The coal industry is in the news these days, not least because Donald Trump recently issued an executive order that appears to support the business. That, plus recent upswings in coal prices have fueled hope that the sector is set for a significant rebound.
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Justified or not, that optimism is providing an interesting opportunity forWarrior Met Coal to enter the public markets. The specialty producer is about to debut on the stock exchange following its IPO. Let's crank up the furnace and see what's cooking with the company.
Image source: Warrier Met Coal.
Walter becomes a Warrior
Warrior Met Coal's specialty is metallurgical (aka coking) coal, hence its name. Metallurgical coal is used to make coke, the carbon-rich raw material utilized in traditional steel production.
The company is essentially the successor of the bankrupt Walter Energy; creditors effectively took control of its core assets to form Warrior Met Coal. As a result, entities associated with big investment managers own most of the present-day company. These include affiliates of Apollo Global Management, Blackstone, and KKR.
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Warrior Met Coal operates a pair of its predecessor's mines. The two facilities, both located in Alabama, have a combined production capacity of around 7.3 million metric tons of met coal; total reserves are estimated at nearly 108 million metric tons. Warrior Met Coal also has an undeveloped mine with estimated reserves of roughly 103 million metric tons. As a side business, the company also extracts methane gas.
As a young company (it was formed in 2015), Warrior Met Coal doesn't have much operational history on its own. What it does provide indicates revenue of just under $298 million for the nine months ended Dec. 31, 2016, with a net loss of almost $50 million.
The company's predecessor, basically the assets it acquired from Walter Energy, booked revenue of almost $545 million and a bottom-line loss of nearly $311 million in 2015.
This Fool's take
At first glance, now is a fine time to be in the met coal business. On the back of increased imports from China and a sudden, weather-related constriction in exports from the No. 1 met coal market, Australia, the price of the commodity has ballooned lately. Earlier this month it topped $300 per metric ton, more than three times its price at the same time last year.
But the Australian slowdown is only a blip, and the Chinese market isn't the bright shining future for Warrior Met Coal's key product.
Met coal is used in traditional steel making, i.e. in old-fashioned blast furnaces. These facilities are expensive to build, and once built they are costly to maintain and run.
Meanwhile, the far less capital-intensive electric arc furnaces have been all the rage in the global steel industry for years now. On the production side EAFs don't require coke at all for their operation; they use electricity to melt down scrap steel in order to make new product.
The U.S. steel industry caught the EAF bug years ago. Recent data indicates that nearly two-thirds of American production derives from these facilities. Meanwhile, the last blast furnace built in the country was completed in the 1960s.A similar drive toward EAF production is playing out in Europe.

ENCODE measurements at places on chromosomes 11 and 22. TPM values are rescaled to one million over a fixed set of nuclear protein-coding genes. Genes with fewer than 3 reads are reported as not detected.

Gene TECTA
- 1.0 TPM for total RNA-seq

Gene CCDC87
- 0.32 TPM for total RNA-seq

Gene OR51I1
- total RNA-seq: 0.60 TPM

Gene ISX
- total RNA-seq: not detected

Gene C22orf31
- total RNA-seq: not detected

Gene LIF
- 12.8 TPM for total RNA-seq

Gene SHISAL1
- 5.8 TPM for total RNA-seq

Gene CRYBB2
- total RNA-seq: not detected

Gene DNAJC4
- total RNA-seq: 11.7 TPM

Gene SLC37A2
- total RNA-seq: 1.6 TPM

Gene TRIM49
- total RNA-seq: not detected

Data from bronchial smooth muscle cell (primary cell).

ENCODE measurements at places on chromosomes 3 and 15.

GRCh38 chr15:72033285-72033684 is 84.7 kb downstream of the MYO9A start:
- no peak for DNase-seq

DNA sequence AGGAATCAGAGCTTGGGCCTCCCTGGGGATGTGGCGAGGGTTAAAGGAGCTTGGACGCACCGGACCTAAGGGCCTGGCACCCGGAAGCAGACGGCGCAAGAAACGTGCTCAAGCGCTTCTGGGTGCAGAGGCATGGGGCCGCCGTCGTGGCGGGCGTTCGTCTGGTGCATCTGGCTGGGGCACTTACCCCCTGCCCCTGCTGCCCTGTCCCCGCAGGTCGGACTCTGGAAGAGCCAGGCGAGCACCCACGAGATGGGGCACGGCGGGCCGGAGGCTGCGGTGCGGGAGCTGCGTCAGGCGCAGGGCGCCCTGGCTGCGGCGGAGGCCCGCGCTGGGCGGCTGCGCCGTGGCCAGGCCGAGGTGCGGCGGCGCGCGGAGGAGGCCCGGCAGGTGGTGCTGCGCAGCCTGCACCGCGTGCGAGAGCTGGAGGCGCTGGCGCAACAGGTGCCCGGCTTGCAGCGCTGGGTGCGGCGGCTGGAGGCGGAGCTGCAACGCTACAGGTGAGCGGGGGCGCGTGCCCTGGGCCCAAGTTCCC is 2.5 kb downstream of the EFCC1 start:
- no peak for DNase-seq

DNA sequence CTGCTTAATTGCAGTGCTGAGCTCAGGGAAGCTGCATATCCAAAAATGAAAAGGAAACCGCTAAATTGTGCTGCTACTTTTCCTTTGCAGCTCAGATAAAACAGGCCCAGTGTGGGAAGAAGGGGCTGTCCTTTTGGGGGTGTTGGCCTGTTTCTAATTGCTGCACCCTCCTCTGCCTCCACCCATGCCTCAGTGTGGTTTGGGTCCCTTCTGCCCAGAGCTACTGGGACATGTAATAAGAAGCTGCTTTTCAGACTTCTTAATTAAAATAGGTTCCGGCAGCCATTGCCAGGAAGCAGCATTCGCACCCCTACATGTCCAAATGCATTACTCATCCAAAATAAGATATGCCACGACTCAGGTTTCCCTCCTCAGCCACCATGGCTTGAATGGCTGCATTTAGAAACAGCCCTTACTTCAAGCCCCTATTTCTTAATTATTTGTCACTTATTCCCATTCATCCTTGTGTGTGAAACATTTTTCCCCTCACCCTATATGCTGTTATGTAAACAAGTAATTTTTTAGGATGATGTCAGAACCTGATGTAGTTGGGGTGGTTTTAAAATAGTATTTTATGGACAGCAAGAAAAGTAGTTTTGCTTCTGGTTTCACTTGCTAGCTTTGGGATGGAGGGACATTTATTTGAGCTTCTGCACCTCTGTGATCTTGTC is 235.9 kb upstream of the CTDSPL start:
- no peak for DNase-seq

Although there are still a great many blast furnaces in China, they'll probably go the way of the Dodo bird too. In addition to their financial shortcomings, they produce an enormous amount of pollution compared to the average EAF. Since pollution is a major environmental issue in the country, EAFs are potentially a clever solution, while blast furnaces are an integral part of the problem.
Blast furnaces, in short, are yesterday's technology.
The market has cottoned on to this. The upswing in met coal prices hasn't been matched by improvement in the share prices of met coal stocks. Top met coal producer SunCoke Energy(NYSE: SXC)and its master limited partnership SunCoke Energy Partners(NYSE: SXCP) are both down by around 20% so far this year.
Peabody Energy-- which recently emerged from bankruptcy after being crushed by debt, itself a very worrying development -- has fallen by 17% since returning to the stock market.
SunCoke Energy (plus, by extension, SunCoke Partners), and Peabody Energy are veterans in the met coal space. If investors can't get excited about them in the face of a price spike, I doubt they'll be overly bullish on Warrior Met Coal.
Just under 16.7 million shares of Warrior Met Coal will go on the market, with the IPO price ranging from $17 to $19 per share. The company will be listed on the New York Stock Exchange under the ticker symbol HCC. The first day of trading is scheduled for this Thursday, April 13.
It's important to note that the company will not gain any proceeds from the offering; instead, its selling shareholders (chiefly the Apollo Global, Blackstone, and KKR affiliates) will reap those monies.
The issue's underwriting syndicate is led by Credit Suisse, Citigroup, and Morgan Stanley.
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